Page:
English Regency Mahogany & Gilt Brass Oyster Table by James Newton circa 1810
This is an extremely rare English Regency mahogany and gilt brass Oyster Table by the renowned London furniture maker James Newton. Newton worked mainly for the English royal family and aristocracy. This piece of furniture is one of the few surviving pieces with his paper trade label for his Soho London workshop.
As per the tables trade label, James Newton and Son are listed by the Wakefields Merchant & Tradesmans Directory 1794, as being resident at 63 Wardour Street Soho London.
This unusual item was made as a functional piece, rather than the highly decorative furniture which still remains in the royal and aristocratic collections of England’s most wealthy families.
As a functional piece of furniture it was made to be wheeled to the dining table by the butler with an oyster pail filled with fresh oysters. The butler would then lift the upper lid revealing the original zinc lined removable trough. Plates would be placed on the lower tier with the oyster bucket. He would then proceed to shuck (open) the oysters over the trough in front of the dining guests, he would then place them on a plate for the guest, thus proving that the oysters were fresh. This piece of utilitarian furniture is an amazing survivor from a decadent age when dining was taken very seriously. The table stands on a mahogany turned column with four sabre legs retaining their original gilt brass cup castors and wheels.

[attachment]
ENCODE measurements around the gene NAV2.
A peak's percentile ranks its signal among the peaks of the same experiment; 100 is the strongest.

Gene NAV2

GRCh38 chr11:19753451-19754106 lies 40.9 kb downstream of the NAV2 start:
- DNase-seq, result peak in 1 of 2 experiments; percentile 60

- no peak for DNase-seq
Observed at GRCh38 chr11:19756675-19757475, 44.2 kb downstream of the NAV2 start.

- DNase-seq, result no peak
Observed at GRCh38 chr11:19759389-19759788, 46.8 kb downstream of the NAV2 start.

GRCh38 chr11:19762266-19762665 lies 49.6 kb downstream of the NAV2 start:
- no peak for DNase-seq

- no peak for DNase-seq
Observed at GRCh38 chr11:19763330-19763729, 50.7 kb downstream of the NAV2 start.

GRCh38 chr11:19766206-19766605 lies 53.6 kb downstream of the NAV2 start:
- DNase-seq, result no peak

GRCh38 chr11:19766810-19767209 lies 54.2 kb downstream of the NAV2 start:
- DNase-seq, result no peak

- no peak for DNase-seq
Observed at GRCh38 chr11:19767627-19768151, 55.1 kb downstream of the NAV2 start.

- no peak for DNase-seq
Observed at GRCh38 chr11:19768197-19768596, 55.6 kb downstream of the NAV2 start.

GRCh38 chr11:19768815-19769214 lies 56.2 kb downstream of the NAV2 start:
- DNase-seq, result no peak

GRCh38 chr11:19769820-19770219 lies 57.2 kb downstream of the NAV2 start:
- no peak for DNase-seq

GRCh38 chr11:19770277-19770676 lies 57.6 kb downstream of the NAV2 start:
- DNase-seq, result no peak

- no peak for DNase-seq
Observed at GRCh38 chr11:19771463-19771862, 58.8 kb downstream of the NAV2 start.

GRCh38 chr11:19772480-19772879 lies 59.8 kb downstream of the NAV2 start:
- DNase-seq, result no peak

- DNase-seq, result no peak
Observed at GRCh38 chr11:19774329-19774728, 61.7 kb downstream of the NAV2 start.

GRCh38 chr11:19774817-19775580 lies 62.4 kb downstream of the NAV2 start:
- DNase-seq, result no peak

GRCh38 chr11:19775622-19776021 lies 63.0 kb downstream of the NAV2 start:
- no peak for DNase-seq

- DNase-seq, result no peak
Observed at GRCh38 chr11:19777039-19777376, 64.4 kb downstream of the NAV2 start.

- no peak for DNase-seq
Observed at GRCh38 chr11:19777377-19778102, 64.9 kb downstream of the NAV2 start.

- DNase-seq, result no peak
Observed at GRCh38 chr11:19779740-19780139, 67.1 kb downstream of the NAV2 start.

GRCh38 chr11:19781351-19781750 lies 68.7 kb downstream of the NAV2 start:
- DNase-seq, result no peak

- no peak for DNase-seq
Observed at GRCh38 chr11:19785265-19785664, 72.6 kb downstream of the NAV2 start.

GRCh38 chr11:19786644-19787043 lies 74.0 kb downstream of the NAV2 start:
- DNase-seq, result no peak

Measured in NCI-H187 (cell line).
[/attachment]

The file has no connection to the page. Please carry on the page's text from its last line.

Please see notes below regarding the provenance, James Newton 1773-1821, circa 1810.
James Newton (1773-1821) Upholder and cabinet maker, trained in the celebrated workshops of Lawrence Fell & William Turton - business rivals of the great Thomas Chippendale - and, in the tradition of ambitious men, married the daughter of the latter, which in part accounts for his meteoric rise to prominence; executing commissions, inter alia, for Matthew Boulton at Soho House, the Earl of Jersey at Osterley, and Sir Gilbert Heathcote; familiar with the fashions of the Regency period, he is listed as a subscriber to Thomas Sheraton’s 1803 ‘Cabinet Dictionary’; a pair of chairs with close concordances to a design of Thomas Hope’s Household Furniture’ (plate 22), and bearing his label may be viewed at the Royal Pavilion Brighton. HEIGHT: 100cm (39.3") SHELF HEIGHT: 59cm (23.2") WIDTH: 68cm (26.7") DEPTH: 49cm (19.2")